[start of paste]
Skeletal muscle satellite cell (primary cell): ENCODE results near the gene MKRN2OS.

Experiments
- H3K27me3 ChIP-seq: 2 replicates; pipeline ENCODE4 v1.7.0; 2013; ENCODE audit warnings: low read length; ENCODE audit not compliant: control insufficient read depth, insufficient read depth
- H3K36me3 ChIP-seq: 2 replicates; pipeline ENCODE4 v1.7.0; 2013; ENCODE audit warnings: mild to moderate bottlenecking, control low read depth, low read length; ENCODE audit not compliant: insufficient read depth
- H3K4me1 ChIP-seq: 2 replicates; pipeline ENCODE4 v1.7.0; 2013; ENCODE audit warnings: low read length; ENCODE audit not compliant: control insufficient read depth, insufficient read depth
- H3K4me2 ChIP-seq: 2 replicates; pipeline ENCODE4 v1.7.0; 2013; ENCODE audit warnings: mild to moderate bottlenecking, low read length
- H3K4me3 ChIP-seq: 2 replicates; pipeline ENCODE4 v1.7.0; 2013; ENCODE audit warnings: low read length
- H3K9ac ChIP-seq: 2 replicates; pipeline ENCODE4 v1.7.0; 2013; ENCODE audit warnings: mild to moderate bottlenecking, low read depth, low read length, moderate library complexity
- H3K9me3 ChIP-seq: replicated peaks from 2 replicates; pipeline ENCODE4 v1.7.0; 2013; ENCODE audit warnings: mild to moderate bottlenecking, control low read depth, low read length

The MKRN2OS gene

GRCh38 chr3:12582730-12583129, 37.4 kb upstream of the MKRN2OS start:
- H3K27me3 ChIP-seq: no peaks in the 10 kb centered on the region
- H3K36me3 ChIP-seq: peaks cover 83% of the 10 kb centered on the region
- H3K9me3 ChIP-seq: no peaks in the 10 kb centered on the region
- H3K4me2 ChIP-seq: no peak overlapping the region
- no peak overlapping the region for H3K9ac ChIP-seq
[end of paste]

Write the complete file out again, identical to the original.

Skeletal muscle satellite cell (primary cell): ENCODE results near the gene MKRN2OS.

Experiments
- H3K27me3 ChIP-seq: 2 replicates; pipeline ENCODE4 v1.7.0; 2013; ENCODE audit warnings: low read length; ENCODE audit not compliant: control insufficient read depth, insufficient read depth
- H3K36me3 ChIP-seq: 2 replicates; pipeline ENCODE4 v1.7.0; 2013; ENCODE audit warnings: mild to moderate bottlenecking, control low read depth, low read length; ENCODE audit not compliant: insufficient read depth
- H3K4me1 ChIP-seq: 2 replicates; pipeline ENCODE4 v1.7.0; 2013; ENCODE audit warnings: low read length; ENCODE audit not compliant: control insufficient read depth, insufficient read depth
- H3K4me2 ChIP-seq: 2 replicates; pipeline ENCODE4 v1.7.0; 2013; ENCODE audit warnings: mild to moderate bottlenecking, low read length
- H3K4me3 ChIP-seq: 2 replicates; pipeline ENCODE4 v1.7.0; 2013; ENCODE audit warnings: low read length
- H3K9ac ChIP-seq: 2 replicates; pipeline ENCODE4 v1.7.0; 2013; ENCODE audit warnings: mild to moderate bottlenecking, low read depth, low read length, moderate library complexity
- H3K9me3 ChIP-seq: replicated peaks from 2 replicates; pipeline ENCODE4 v1.7.0; 2013; ENCODE audit warnings: mild to moderate bottlenecking, control low read depth, low read length

The MKRN2OS gene

GRCh38 chr3:12582730-12583129, 37.4 kb upstream of the MKRN2OS start:
- H3K27me3 ChIP-seq: no peaks in the 10 kb centered on the region
- H3K36me3 ChIP-seq: peaks cover 83% of the 10 kb centered on the region
- H3K9me3 ChIP-seq: no peaks in the 10 kb centered on the region
- H3K4me2 ChIP-seq: no peak overlapping the region
- no peak overlapping the region for H3K9ac ChIP-seq